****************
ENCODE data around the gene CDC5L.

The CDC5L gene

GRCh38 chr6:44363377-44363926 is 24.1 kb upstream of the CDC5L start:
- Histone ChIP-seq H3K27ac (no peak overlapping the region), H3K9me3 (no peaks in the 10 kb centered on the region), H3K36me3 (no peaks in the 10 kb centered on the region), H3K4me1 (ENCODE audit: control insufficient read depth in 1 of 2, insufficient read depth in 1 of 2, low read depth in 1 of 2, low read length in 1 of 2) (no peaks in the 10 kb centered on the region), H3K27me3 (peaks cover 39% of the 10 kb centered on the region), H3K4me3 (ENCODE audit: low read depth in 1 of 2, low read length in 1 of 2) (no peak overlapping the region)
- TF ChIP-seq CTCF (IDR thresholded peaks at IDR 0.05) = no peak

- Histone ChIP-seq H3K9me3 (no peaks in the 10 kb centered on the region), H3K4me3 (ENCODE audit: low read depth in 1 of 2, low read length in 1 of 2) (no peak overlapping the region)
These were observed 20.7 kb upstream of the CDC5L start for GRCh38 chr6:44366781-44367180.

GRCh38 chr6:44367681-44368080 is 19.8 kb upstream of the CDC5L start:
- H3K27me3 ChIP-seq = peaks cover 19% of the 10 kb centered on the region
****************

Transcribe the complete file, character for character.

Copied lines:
ENCODE data around the gene CDC5L.

The CDC5L gene

GRCh38 chr6:44363377-44363926 is 24.1 kb upstream of the CDC5L start:
- Histone ChIP-seq H3K27ac (no peak overlapping the region), H3K9me3 (no peaks in the 10 kb centered on the region), H3K36me3 (no peaks in the 10 kb centered on the region), H3K4me1 (ENCODE audit: control insufficient read depth in 1 of 2, insufficient read depth in 1 of 2, low read depth in 1 of 2, low read length in 1 of 2) (no peaks in the 10 kb centered on the region), H3K27me3 (peaks cover 39% of the 10 kb centered on the region), H3K4me3 (ENCODE audit: low read depth in 1 of 2, low read length in 1 of 2) (no peak overlapping the region)
- TF ChIP-seq CTCF (IDR thresholded peaks at IDR 0.05) = no peak

- Histone ChIP-seq H3K9me3 (no peaks in the 10 kb centered on the region), H3K4me3 (ENCODE audit: low read depth in 1 of 2, low read length in 1 of 2) (no peak overlapping the region)
These were observed 20.7 kb upstream of the CDC5L start for GRCh38 chr6:44366781-44367180.

GRCh38 chr6:44367681-44368080 is 19.8 kb upstream of the CDC5L start:
- H3K27me3 ChIP-seq = peaks cover 19% of the 10 kb centered on the region